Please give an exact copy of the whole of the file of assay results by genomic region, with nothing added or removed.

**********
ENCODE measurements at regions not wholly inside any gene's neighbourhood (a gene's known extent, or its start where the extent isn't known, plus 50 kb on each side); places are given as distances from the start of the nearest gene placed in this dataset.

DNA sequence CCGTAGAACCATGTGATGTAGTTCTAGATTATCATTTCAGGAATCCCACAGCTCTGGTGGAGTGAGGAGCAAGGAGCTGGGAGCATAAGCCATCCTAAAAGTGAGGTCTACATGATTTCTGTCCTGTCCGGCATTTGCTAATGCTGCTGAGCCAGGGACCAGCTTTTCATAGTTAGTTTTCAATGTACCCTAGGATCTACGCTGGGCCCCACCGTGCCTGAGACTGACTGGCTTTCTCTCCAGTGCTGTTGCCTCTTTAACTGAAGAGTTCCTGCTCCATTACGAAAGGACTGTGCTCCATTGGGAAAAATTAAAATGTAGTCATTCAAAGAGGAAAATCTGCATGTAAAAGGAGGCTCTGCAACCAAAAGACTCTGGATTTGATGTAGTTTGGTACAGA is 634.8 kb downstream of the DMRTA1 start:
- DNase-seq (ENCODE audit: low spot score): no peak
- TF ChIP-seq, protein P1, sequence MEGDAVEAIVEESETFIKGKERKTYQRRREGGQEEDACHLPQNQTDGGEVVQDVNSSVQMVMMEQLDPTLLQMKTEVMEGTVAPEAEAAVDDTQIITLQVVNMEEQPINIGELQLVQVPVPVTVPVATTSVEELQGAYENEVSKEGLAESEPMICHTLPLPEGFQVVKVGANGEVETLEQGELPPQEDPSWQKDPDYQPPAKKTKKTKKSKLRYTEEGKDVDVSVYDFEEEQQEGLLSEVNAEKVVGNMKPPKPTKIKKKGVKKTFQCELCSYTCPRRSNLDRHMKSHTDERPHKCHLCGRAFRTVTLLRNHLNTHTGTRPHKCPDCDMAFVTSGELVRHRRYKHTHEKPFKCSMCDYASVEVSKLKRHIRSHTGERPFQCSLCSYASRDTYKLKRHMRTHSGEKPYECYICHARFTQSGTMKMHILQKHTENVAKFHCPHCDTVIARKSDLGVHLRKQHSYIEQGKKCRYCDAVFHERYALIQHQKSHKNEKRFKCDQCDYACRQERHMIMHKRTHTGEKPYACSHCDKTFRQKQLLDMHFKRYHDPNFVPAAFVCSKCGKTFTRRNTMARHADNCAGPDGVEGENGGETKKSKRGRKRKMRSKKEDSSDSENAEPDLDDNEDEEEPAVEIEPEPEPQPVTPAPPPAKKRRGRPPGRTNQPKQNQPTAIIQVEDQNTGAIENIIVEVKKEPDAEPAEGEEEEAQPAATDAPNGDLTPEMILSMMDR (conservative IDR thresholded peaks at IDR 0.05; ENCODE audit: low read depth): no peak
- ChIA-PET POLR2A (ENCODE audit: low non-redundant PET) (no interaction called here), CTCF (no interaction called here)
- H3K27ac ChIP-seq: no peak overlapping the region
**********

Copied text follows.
ENCODE measurements at regions not wholly inside any gene's neighbourhood (a gene's known extent, or its start where the extent isn't known, plus 50 kb on each side); places are given as distances from the start of the nearest gene placed in this dataset.

DNA sequence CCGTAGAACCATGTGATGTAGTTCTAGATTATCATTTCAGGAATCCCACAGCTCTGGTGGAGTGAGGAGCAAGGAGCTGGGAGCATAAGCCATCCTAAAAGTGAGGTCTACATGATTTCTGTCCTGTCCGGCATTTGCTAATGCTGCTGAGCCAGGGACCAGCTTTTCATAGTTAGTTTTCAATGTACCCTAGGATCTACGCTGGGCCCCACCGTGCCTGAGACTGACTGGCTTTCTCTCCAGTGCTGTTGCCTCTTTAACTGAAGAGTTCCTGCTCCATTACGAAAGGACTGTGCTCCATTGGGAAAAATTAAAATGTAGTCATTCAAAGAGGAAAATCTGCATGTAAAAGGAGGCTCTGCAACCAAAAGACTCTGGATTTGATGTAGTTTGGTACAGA is 634.8 kb downstream of the DMRTA1 start:
- DNase-seq (ENCODE audit: low spot score): no peak
- TF ChIP-seq, protein P1, sequence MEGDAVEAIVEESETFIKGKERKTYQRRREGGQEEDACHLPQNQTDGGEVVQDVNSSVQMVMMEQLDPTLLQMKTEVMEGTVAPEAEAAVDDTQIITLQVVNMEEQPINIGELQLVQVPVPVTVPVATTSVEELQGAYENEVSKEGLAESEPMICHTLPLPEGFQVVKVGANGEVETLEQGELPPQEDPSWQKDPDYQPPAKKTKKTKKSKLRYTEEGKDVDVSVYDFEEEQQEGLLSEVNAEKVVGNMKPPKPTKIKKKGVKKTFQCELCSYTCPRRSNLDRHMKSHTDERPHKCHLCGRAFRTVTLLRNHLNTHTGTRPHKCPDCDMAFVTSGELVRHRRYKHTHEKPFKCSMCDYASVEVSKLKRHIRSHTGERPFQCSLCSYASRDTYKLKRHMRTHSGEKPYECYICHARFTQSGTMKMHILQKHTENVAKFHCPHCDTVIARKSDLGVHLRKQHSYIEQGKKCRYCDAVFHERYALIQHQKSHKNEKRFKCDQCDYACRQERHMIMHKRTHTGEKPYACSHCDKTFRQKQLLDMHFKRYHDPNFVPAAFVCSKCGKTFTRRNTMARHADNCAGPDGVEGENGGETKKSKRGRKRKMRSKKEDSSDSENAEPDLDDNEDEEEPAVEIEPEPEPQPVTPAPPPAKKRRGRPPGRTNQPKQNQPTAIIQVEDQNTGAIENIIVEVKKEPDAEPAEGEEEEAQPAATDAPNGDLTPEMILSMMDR (conservative IDR thresholded peaks at IDR 0.05; ENCODE audit: low read depth): no peak
- ChIA-PET POLR2A (ENCODE audit: low non-redundant PET) (no interaction called here), CTCF (no interaction called here)
- H3K27ac ChIP-seq: no peak overlapping the region